As has been long anticipated, the Massachusetts Supreme Judicial Court recently gave a green light to plaintiffs’ attorneys seeking a fee award under the Commonwealth’s Payment of Wages Act, even where an action ends in settlement.  The Wage Act (Mass. General Laws ch. 149 §§ 148, 150) awards costs and fees when an employee “prevails” in an action arising under the statute.  In Ferman v. Sturgis Cleaners, Inc., No. SJC-12602, decided Feb. 19, 2019, the highest court in the Commonwealth was faced with the question of whether an employee “prevails” when the parties settle the litigation.  The parties had agreed on a settlement amount to be paid to the plaintiff, but agreed to leave the question of fees to the court.  Defendants argued that the federal standard, which requires judicial approval of a private settlement in order for there to be a clear prevailing party, should apply.  Plaintiffs asserted that the “catalyst test” should control the outcome, under which plaintiffs who reach a settlement may qualify as a prevailing party, even without court involvement, so long as their lawsuit was a “necessary and important factor in causing the defendant to provide a material portion of the relief demanded in the plaintiff’s complaint.” The SJC, examining the underlying purposes of fee-shifting provisions (such as discouraging unlawful employer conduct and encouraging attorneys to represent employees) adopted the Plaintiffs’ approach.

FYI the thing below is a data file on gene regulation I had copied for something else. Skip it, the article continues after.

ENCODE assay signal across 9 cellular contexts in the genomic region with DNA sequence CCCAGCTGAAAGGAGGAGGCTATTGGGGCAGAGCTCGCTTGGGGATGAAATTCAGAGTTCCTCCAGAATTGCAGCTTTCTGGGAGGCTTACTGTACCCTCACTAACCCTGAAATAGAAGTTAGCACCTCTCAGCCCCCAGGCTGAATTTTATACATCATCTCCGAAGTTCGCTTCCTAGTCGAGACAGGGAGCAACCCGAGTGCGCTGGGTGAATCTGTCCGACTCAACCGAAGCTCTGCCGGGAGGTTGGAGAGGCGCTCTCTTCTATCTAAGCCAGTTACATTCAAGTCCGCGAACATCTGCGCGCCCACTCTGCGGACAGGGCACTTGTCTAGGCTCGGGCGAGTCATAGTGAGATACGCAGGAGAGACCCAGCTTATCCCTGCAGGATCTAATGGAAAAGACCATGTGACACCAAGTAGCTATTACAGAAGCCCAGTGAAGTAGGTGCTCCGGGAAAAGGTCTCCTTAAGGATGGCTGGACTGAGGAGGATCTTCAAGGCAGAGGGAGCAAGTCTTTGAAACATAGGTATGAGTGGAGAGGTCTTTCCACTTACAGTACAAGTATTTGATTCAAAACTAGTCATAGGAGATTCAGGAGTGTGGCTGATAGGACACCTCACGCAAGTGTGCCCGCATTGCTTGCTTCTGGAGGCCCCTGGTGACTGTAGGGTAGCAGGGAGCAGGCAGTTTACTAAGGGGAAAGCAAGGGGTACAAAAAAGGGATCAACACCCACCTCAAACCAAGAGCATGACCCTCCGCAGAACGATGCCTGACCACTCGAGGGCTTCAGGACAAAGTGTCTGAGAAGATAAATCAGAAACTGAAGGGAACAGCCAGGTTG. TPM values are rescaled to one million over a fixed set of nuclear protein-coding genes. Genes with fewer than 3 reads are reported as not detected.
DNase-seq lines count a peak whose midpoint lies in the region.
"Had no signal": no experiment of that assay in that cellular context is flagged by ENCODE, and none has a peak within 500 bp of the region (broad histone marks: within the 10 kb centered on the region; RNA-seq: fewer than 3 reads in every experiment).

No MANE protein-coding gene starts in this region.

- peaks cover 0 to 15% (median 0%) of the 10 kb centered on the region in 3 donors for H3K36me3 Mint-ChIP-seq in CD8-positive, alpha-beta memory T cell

Accordingly, in Massachusetts, employers should anticipate that Plaintiffs’ counsel may be entitled to costs and fees even when the parties reach an extrajudicial resolution.  Since a payment in respect of fees is already an integral component of most settlements, however, the decision should have little effect on current practice.  Nothing in the Court’s decision prohibits parties from reaching agreement on the amount of fees to be paid as part of the settlement.